Most of the changes introduced with genome editing are limited to somatic cells, which are cells other than egg and sperm cells. These changes affect only certain tissues and are not passed from one generation to the next. However, changes made to genes in egg or sperm cells (germline cells) or in the genes of an embryo could be passed to future generations. Germline cell and embryo genome editing bring up a number of ethical challenges, including whether it would be permissible to use this technology to enhance normal human traits (such as height or intelligence).



The team, led by Andrea Crisanti from Imperial College London, developed a new “gene drive,” which spreads specific genes through a population over generations. The introduced gene targeted the pathways relating to sex determination—essentially, they stopped females from being produced within seven to 11 generations. Findings were published in the journal Nature Biotechnology.

Malaria kills more than 1 million people every year, mostly children under the age of 5. Ninety percent of all cases are in sub-Saharan Africa. It is caused by the parasite plasmodium and spread via certain species of mosquito. Female mosquitoes pick up the parasite from infected people when they bite them. The parasite then reproduces and develops inside the mosquito. When the mosquito bites again, the parasite is transferred.

Finding a way to prevent the spread of malaria is extremely difficult. Experts across the globe are working on malaria vaccines but progress has been slow, and so far, those in development have had relatively low efficacy.

“It is estimated in the best-case scenario that with available technology and significant increase in funding, it will take another 30 to 40 years to eradicate malaria,” Crisanti told Newsweek. “Gene drive may significantly expedite the achievement of this objective.”

In the latest study, scientists targeted a gene called doublesex, which determines whether a mosquito becomes male or female. Researchers altered the gene so that females with two copies of the gene showed male and female traits. They failed to bite and did not lay eggs. The gene spread quickly, and after eight generations, no females were produced and the population collapsed. What’s more, the mosquitoes did not develop a resistance.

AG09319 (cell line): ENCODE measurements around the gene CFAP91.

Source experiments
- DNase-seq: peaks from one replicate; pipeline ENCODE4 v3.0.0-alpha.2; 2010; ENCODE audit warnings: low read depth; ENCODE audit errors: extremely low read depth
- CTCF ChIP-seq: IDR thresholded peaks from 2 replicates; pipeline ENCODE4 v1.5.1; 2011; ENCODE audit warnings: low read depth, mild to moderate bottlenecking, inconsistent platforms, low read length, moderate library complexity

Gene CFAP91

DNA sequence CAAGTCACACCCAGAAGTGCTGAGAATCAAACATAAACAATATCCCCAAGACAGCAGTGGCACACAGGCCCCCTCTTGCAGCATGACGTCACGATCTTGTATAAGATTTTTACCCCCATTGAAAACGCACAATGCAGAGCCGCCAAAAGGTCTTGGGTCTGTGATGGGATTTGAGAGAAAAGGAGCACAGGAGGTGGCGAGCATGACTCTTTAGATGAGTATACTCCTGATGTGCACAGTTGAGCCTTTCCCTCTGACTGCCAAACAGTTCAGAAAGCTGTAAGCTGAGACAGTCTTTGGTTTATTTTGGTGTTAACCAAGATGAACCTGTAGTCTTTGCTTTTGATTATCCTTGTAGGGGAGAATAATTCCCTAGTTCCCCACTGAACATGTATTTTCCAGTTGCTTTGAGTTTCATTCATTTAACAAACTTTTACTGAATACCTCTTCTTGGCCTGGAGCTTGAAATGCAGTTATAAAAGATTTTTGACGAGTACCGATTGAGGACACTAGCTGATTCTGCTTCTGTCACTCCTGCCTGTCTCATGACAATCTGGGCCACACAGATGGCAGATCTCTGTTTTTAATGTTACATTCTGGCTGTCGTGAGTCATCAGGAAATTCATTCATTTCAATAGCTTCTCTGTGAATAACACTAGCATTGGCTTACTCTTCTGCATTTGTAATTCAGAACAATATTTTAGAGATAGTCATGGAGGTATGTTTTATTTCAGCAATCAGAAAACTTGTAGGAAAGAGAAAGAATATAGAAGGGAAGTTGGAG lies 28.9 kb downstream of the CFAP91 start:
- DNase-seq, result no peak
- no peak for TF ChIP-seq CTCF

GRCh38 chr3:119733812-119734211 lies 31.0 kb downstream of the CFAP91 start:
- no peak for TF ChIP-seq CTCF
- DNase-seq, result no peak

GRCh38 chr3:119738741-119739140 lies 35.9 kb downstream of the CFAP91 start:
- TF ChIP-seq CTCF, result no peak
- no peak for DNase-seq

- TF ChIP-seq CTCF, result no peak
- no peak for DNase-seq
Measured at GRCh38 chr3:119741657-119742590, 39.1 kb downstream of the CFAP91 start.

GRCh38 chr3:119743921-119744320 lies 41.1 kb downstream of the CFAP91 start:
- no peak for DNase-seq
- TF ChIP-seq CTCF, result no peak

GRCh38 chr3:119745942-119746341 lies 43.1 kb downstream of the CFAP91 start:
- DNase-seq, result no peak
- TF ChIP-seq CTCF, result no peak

The experiment was carried out in a laboratory, and the authors said that field testing would now be required to find out what happened in a more natural setting. Crisanti said it would be five to 10 years before they would consider testing this technology in the wild but that the discovery was “encouraging proof” that they were on the right track.

“Past experience has demonstrated that eliminating a few mosquito species from the environment does not cause ecological havoc,” she said, adding that before any testing took place they would assess the biology and effectiveness of the gene drive under confined conditions mimicking tropical environments. They would also investigate the food webs that involve the malaria mosquito to identify prey and predators.

Fred Gould, distinguished professor of entomology at North Carolina State University, who was not involved in the study, said the results were very promising. “This is a big step forward,” he told Newsweek. “There was huge excitement over using CRISPR for gene drive to fight malaria, but in the first studies the mosquitoes evolved resistance to the drive very quickly. The innovative approach used in this study suggests a way around the problem of resistance. If the drive mechanism functions under diverse environmental conditions and resistance doesn’t evolve when this approach is used on a larger experimental scale, this will be a major breakthrough on the road to suppression of malaria.”

SOURCE – Futurism